We do loving things for those we love on Valentine’s Day. There’s a fascinating Christian story behind the centuries-old tradition. May we be challenged this day (and beyond) to think and act beyond our normal routine. ◊
You may or may not have heard the real story of a Roman Christian priest named Valentine who defied the edict handed down by the Emperor Claudius (268-270 AD) that prohibited the marriage of young people. This edict was based on the hypothesis that unmarried soldiers fought better than married soldiers and/or would be more willing to fight in war without the burden of a wife and family back home.
This idea was rejected by many Christians who decided simply to not enlist in defiance. Many proceeded to marry in secret despite the edict and Valentine willingly performed these Christian weddings in private ceremonies.
Valentine was finally caught and thrown in jail and tortured for performing these marriage ceremonies. It is said that while in prison he converted 46 members of a guard’s family to Christianity. On February 14, 269 AD, Valentine was sentenced, beaten, stoned, and decapitated for failure to denounce his Christian faith.1
The story goes that the last words he wrote, “from your Valentine,” to a young woman he helped and who supported and encouraged him, inspired today’s romantic notes sent each year on Valentine’s Day.
A Card, Flowers, and Chocolates?
While not a very romantic story, we do well in the modern era with Valentine’s Day all around the world by doing loving things for those we love. We write thoughtful words on a card, give gifts of flowers and chocolate treats. Perhaps a romantic dinner. We’re even taught as children to give cards and candies to our fellow classmates as a recognized act of kindness and love.
The word Love is mentioned in the Bible almost 300 times; the word romance is not mentioned at all.
The Bible covers two types of love: phileo. and agape. Phileo love is considered “brotherly love” and is most often exhibited in a close friendship. The Bible account of David and Jonathan (1 Samuel 18:1-3) is an example of phileo love. Agape love is sacrificial and unconditional. In its truest form it is not achieved without the Spirit of God in us and working through us. It is best represented by God’s love for us. In the Bible, while it is demonstrated in Jesus’ Parable of the Good Samaritan (Luke 10:25-37), it is best articulated in 1 Corinthians 13:
“Love is patient, love is kind. It does not envy, it does not boast, it is not proud. It is not self-seeking, it is not easily angered, it keeps no records of wrong. Love does not delight in evil but rejoices with the truth. It always protects, always trusts, always hopes, always perseveres. Love never fails.” (1 Corinthians 13:4-8)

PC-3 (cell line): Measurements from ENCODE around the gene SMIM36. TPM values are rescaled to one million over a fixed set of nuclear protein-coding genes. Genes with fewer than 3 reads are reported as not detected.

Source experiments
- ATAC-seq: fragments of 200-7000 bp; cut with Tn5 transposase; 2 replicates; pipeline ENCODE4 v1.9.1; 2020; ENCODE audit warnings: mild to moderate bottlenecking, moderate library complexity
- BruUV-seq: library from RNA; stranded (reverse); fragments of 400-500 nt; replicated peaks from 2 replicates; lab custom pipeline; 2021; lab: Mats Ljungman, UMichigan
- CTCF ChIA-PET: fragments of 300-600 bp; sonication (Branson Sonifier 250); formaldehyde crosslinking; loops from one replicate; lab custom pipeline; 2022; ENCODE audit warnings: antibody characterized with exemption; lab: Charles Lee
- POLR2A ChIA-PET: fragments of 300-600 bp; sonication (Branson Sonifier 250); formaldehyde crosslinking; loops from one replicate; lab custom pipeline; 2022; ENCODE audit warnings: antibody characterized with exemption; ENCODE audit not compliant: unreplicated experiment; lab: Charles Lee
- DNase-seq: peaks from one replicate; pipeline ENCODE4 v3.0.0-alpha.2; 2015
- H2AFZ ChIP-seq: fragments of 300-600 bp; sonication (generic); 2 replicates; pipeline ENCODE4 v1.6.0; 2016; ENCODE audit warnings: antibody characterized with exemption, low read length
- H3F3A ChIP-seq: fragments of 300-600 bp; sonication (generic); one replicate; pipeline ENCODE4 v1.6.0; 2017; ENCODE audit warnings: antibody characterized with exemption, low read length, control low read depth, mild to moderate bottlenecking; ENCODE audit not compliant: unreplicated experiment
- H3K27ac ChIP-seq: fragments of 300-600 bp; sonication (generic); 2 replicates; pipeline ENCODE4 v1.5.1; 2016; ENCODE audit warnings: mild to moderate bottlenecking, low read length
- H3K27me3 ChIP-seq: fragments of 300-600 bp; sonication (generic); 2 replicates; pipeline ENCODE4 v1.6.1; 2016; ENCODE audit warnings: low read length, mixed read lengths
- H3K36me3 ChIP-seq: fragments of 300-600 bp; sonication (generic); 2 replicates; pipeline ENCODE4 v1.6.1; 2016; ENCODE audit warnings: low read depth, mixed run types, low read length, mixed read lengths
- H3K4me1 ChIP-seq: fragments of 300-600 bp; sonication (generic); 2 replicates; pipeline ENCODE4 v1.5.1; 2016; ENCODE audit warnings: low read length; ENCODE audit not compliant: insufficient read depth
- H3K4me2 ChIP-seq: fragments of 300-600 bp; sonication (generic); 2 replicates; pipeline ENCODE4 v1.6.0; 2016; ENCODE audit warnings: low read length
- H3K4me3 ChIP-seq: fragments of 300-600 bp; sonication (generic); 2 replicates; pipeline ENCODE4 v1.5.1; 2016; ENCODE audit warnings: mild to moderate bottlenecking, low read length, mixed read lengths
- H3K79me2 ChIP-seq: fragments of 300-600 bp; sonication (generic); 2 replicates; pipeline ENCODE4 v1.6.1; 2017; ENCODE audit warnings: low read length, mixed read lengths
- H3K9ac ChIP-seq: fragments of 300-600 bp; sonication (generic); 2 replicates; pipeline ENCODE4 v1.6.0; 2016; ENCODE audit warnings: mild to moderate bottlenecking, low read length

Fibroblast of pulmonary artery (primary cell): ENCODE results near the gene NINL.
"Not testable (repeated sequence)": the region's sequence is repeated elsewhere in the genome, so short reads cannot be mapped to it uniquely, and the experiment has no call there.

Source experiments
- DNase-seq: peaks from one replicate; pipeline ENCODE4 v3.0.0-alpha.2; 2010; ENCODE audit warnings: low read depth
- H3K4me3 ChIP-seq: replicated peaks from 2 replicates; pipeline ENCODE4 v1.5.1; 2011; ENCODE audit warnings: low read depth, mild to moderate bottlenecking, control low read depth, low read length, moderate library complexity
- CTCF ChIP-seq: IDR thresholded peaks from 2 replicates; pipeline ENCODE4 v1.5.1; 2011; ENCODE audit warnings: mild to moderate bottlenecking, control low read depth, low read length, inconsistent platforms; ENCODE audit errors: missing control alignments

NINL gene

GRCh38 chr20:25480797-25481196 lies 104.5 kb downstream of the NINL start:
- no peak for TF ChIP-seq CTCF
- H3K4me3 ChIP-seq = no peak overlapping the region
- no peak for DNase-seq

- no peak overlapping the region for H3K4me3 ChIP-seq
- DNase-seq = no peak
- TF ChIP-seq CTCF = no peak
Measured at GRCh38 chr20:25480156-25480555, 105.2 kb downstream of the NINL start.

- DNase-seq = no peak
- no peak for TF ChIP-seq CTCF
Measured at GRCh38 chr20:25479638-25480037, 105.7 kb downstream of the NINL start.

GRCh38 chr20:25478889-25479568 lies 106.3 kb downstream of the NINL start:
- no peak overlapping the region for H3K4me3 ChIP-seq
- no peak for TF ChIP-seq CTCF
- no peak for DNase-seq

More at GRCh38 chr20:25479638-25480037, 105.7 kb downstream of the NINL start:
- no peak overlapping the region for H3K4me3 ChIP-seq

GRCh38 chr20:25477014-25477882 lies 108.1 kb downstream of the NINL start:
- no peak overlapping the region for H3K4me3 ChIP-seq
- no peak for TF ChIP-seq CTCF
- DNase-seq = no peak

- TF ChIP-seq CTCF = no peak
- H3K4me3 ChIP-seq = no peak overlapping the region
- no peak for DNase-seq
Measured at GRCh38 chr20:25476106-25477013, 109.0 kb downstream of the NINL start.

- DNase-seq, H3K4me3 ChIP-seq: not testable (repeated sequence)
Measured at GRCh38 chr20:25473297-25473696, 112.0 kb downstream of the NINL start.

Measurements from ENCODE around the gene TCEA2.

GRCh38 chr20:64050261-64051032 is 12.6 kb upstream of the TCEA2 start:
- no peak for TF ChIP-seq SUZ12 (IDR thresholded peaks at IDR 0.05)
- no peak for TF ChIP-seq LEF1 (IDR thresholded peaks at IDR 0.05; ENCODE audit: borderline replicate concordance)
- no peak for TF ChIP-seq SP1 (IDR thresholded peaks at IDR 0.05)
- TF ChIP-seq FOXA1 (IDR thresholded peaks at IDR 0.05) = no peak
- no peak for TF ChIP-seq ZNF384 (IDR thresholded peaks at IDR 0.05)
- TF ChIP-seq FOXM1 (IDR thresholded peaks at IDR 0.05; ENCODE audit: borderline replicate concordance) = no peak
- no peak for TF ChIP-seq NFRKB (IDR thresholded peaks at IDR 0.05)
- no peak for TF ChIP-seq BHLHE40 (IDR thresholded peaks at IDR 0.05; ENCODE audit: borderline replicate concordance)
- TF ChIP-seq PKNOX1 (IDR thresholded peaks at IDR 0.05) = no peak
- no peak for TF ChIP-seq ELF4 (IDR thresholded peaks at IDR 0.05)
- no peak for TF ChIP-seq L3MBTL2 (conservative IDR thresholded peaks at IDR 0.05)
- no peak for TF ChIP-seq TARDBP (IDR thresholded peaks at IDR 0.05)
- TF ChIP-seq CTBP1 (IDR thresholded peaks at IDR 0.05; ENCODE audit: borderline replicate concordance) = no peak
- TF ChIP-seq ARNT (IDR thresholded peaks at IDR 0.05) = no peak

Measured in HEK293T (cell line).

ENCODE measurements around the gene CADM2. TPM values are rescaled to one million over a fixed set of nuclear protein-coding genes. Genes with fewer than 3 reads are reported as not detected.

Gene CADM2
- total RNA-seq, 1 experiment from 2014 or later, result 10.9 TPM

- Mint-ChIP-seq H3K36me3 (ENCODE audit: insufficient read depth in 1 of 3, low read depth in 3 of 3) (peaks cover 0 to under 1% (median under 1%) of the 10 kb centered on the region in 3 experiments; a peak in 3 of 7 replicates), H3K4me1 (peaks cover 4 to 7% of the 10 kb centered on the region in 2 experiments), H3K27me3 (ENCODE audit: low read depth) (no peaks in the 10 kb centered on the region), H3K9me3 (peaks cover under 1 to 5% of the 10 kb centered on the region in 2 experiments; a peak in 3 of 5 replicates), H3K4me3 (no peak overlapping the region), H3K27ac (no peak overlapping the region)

Valentine’s Godly Love
Valentine, the Christian priest, lost his life because he loved and believed and held up the Word of God and the sanctity of marriage. Just as the Apostle Paul wrote the passage above from his Letter to the Corinthians, he further articulated the foundation of love in a marriage between a man and a woman;
Husbands, love your wives, just as Christ loved the church and gave himself up for her to make her holy, cleansing her by the washing with water through the word….and let the wife see that she respects her husband. – Ephesians 5:25-26, 33)
Beyond the normal niceties of Valentine’s Day, may we all be challenged (men and women) to love and respect each other in tangible, Godly ways. Here is a reminder of a Valentine Love List to consider for today, Valentine’s Day, as well as tomorrow and everyday going forward:
- Pleasing – Are you eager to please and make your Valentine happy? Are you seeking their joy and happiness?
- Patient – Are you slow to anger? Are you restless and impatient?
- Kind – Are you tender, sweet and gentle? Do you show thoughtfulness?
- Unselfish – Do you seek your own way? Do you put your Valentine first or are you self-serving?
- Humble – Are you arrogant and prideful? Are you boastful?
- Forgiving – Do you bitterly hold grudges? Can you easily forgive and move past faults and mistakes?
- Good – Are you on the side of good? Are you of noble character?
- Joyful – Are you fun and happy to be around? Do you make your Valentine joy-filled?
- Peaceful – Do you cause and make peace between you? Is your home a peaceful and safe place?
- Uplifting – Are you encouraging? Do you make your Valentine feel better about their own self?
- Loving – Do you cherish your Valentine with words of love and devotion?
- Admiring – Do you show and express words of admiration for your Valentine?
- Demonstrative – Do you lovingly touch and demonstrate physical affection for your Valentine?
Jesus loved and died for all of mankind, regardless of our worth or behavior. Regardless of our treatment of Him. In that sense he modeled for us true Love – agape love. And we’re to love each other like that (particularly husbands and wives). In real practice, we are to love our Valentine in Christ-like ways that are anything but selfish, base, mean, ruling, loud, impatient, and sullen.
This year take Valentine’s Day to heart. Love your Valentine with right, deep, even holy resolve. Move in actions that reflect character, character that is being molded by the power and love of God in your own spirit and life. Our lives and marriages will be all the better for it.
Are you loving your Valentine?
“Love is patient, love is kind. It does not envy, it does not boast, it is not proud. It does not dishonor others, it is not self-seeking, it is not easily angered, it keeps no record of wrongs. Love does not delight in evil but rejoices with the truth. It always protects, always trusts, always hopes, always perseveres. Love never fails.” – 1 Corinthians 13:4-8
1St. Valentine – the Real Story, by David Kithcart, CBN Ministries, https://www1.cbn.com/st-valentine-real-story.